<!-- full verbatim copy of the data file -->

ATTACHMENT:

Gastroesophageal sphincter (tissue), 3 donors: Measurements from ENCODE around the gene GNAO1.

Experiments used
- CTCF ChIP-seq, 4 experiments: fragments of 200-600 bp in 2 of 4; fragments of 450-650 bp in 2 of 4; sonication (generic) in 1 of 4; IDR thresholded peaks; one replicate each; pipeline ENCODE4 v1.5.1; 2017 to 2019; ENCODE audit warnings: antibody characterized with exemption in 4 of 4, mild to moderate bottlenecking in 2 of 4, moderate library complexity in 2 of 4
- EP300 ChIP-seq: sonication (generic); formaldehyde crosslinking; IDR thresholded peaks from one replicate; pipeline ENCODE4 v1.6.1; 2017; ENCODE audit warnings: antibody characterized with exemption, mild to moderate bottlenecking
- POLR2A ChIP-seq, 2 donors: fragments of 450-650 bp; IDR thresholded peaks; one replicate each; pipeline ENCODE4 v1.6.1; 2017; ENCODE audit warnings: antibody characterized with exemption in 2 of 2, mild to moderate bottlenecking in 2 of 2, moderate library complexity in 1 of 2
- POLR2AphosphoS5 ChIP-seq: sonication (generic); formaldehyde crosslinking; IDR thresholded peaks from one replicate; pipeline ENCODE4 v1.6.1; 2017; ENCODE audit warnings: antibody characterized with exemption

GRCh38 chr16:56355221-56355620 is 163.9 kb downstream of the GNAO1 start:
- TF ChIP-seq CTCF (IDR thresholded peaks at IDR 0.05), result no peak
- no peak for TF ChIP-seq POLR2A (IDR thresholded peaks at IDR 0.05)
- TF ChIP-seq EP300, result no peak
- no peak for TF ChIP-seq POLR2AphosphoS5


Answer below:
Gastroesophageal sphincter (tissue), 3 donors: Measurements from ENCODE around the gene GNAO1.

Experiments used
- CTCF ChIP-seq, 4 experiments: fragments of 200-600 bp in 2 of 4; fragments of 450-650 bp in 2 of 4; sonication (generic) in 1 of 4; IDR thresholded peaks; one replicate each; pipeline ENCODE4 v1.5.1; 2017 to 2019; ENCODE audit warnings: antibody characterized with exemption in 4 of 4, mild to moderate bottlenecking in 2 of 4, moderate library complexity in 2 of 4
- EP300 ChIP-seq: sonication (generic); formaldehyde crosslinking; IDR thresholded peaks from one replicate; pipeline ENCODE4 v1.6.1; 2017; ENCODE audit warnings: antibody characterized with exemption, mild to moderate bottlenecking
- POLR2A ChIP-seq, 2 donors: fragments of 450-650 bp; IDR thresholded peaks; one replicate each; pipeline ENCODE4 v1.6.1; 2017; ENCODE audit warnings: antibody characterized with exemption in 2 of 2, mild to moderate bottlenecking in 2 of 2, moderate library complexity in 1 of 2
- POLR2AphosphoS5 ChIP-seq: sonication (generic); formaldehyde crosslinking; IDR thresholded peaks from one replicate; pipeline ENCODE4 v1.6.1; 2017; ENCODE audit warnings: antibody characterized with exemption

GRCh38 chr16:56355221-56355620 is 163.9 kb downstream of the GNAO1 start:
- TF ChIP-seq CTCF (IDR thresholded peaks at IDR 0.05), result no peak
- no peak for TF ChIP-seq POLR2A (IDR thresholded peaks at IDR 0.05)
- TF ChIP-seq EP300, result no peak
- no peak for TF ChIP-seq POLR2AphosphoS5